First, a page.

Swimming Lessons, 1974 | Mark’s Remarks - Republic-Times | News

Swimming Lessons, 1974 | Mark’s Remarks

By on July 4, 2018 at 10:30 am

It was the summer of 1974 and my mother decided it was time for me to learn to swim.  There I stood in my swim trunks, pasty white and skinny as a bean pole. I was scared to death of water.

It was early morning and the water in the pool was bone-chilling. Coupled with my fear of water, it wasn’t pleasant. I knew a few of the kids who were in the beginner’s class with me, but that didn’t make anything easier. I had no determination, and I hoped I would somehow miraculously learn to swim without having to go under water or into the murky, deeper end of the pool.

Our instructors were high school and college-aged kids, although at the time I didn’t know this. There were a lot of pretty girls running around in their swimsuits, telling us all how cute we were and trying to be gentle. Yet there were some who had that wiseacre attitude that comes with being a teenager, and some of them didn’t seem to have much patience with us little ones.

I remember our first lesson was in doing “bobs,” which I was pretty good at. The purpose of the exercise was designed to get us used to going under water. I got a good death grip on the side of the pool and started the rhythm of the exercise. Bob under, come up and take a breath, bob under. 

Next, we braced ourselves on the side of the pool and practiced pushing off, being caught by our wiseacre teenage instructors. Some of the kinder girls would tell us we did a good job.

I was always relieved when the time came to get out and dry off. I would be so brave after I got out of the water, telling all who would listen what a good swimmer I was. My mother who watched from the sideline probably knew better, but she didn’t say anything.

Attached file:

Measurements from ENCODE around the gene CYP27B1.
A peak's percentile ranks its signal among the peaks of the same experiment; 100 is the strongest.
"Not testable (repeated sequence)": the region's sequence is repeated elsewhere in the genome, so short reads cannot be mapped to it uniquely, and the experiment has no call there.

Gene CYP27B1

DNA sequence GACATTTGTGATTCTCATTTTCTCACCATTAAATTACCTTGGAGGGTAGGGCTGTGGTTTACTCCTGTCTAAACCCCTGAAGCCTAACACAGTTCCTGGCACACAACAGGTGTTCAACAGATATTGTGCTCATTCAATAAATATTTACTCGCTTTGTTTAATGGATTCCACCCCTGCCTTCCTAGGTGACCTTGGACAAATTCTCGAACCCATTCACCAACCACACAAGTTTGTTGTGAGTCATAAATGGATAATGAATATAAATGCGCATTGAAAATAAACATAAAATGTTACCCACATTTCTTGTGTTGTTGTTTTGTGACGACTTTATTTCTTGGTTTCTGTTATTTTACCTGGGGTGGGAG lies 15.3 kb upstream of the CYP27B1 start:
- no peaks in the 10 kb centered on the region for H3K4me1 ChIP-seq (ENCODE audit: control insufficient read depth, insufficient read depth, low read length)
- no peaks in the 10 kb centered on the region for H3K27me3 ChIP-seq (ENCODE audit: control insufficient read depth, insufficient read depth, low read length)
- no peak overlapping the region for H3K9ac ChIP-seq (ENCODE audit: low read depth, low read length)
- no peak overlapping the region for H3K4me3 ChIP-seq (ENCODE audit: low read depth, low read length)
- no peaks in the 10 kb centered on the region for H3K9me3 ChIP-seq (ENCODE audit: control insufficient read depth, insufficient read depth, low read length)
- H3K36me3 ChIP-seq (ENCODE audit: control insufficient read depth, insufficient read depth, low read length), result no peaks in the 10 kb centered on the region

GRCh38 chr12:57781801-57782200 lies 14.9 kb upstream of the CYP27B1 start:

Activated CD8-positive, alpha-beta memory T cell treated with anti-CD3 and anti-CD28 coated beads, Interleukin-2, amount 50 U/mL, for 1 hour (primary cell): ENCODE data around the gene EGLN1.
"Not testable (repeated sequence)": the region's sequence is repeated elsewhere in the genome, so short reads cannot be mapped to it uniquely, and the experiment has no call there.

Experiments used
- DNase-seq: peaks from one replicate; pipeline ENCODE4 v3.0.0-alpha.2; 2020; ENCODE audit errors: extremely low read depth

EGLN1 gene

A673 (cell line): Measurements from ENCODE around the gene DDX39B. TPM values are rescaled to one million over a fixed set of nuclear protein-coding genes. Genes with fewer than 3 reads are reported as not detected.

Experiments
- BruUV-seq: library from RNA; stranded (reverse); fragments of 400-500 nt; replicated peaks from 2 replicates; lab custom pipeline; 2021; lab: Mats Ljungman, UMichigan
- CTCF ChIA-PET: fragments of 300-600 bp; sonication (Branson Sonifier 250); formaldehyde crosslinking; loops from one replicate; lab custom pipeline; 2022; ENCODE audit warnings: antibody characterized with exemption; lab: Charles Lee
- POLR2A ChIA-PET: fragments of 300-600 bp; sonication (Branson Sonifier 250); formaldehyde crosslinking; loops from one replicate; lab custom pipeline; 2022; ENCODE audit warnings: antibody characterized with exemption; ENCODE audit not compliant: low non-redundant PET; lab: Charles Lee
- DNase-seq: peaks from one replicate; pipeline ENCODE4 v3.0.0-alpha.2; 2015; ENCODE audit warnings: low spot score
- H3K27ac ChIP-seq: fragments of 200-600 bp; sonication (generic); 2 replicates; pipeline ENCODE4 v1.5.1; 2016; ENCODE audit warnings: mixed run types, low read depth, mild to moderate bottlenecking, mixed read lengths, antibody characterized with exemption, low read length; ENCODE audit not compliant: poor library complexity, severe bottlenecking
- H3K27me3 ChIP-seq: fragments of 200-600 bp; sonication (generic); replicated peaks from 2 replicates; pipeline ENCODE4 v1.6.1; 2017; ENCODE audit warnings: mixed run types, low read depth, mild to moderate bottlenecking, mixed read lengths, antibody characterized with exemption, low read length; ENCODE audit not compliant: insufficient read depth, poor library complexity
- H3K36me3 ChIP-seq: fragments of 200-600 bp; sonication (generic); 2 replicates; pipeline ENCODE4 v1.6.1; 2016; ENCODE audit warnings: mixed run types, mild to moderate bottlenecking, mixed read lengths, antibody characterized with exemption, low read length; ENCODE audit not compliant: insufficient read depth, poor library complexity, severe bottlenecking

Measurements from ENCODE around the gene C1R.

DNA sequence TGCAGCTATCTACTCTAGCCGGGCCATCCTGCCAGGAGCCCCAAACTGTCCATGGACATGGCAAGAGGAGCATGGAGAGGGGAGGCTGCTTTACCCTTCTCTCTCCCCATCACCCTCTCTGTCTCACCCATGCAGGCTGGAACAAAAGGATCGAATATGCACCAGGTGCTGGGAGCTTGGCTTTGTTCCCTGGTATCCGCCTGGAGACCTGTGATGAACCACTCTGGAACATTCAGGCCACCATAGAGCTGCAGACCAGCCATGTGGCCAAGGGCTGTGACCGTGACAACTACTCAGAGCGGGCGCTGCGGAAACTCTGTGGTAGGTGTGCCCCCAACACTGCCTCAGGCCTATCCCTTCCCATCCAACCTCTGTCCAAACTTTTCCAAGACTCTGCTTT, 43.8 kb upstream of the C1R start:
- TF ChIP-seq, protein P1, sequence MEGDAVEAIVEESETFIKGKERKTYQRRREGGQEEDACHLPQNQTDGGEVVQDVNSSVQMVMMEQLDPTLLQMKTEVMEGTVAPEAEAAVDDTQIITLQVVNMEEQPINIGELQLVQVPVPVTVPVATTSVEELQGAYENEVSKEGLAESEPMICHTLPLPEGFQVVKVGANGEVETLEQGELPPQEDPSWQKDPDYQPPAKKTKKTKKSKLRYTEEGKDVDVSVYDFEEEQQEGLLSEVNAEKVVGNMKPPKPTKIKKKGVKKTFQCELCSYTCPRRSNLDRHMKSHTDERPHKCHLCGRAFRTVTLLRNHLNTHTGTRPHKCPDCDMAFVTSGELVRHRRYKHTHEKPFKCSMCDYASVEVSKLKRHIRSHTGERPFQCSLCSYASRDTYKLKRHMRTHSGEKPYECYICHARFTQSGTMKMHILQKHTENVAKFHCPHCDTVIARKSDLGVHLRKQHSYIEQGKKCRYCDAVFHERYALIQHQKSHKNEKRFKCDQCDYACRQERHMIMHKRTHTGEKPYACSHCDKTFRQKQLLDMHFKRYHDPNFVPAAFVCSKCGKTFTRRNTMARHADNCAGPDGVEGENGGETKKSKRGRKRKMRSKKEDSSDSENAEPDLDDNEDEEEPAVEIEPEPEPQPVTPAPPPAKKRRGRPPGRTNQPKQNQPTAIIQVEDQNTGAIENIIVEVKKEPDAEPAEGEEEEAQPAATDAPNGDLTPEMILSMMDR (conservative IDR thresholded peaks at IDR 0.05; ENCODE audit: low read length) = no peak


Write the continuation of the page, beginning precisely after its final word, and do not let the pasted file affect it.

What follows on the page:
The following week (or it could have been the next day), we would start with actual swimming. I think our first advanced lesson was moving our arms and feet at the same time.  I’m sure there was plenty of practice in the shallow end, moving our arms and legs. I remember being held up by some of the instructors, trying to move my legs and arms at the same time.

For a while, we remained in the shallow end and did various exercises, and I began to think this swimming stuff was easier than I thought. My positive thoughts were only to be crushed soon when the instructor announced the final phase of our lessons.

We were to hang on the side of the pool, in deeper water.  When it was time, we would go under water, moving our arms and legs at the same time, and swim to our instructors. This struck fear in my heart but I still decided I’d have to do it.

I held on to the side of the pool for dear life and soon it was my turn. I pushed off as instructed and headed under water, sure that I would drown.  My lifeless, pasty white and skinny little body would float up on top of the water and everyone would feel sorry for me.

I wiggled around, trying to move my arms and legs at the same time, but probably flailing instead of swimming.  I couldn’t hear anything and I couldn’t see anything. I wondered when I would reach my instructor, waiting miles away to catch me and bring me up to the surface for some life-giving fresh air.

My instinct was to save myself. I remember reaching out and grabbing on to the first thing I could get my hands on, which happened to be my female instructor’s chest regions. I popped up to the top of the water at that point, and she announced in shock and humor what I had grabbed.

The other lifeguards screamed with laughter and all I could do was nervously join in. After all, I hadn’t meant to. I was 7 years old, after all. But even if she herself knew that, she still gave me that look females often give males.

I didn’t get a Red Cross pin the next day. I would have to go through more training to finally learn to swim. I’ve often wondered if my instructor was biased or maybe even a little upset at me.  

I should have told her I was sorry, I guess.

Those of us who failed got a lollipop or something.

Mark Tullis

Mark is a 25-year veteran teacher teaching in Columbia. Originally from Fairfield, Mark is married with four children. He enjoys reading, writing, and spending time with his family, and has been involved in various aspects of professional and community theater for many years and enjoys appearing in local productions. Mark has also written a "slice of life" style column for the Republic-Times since 2007.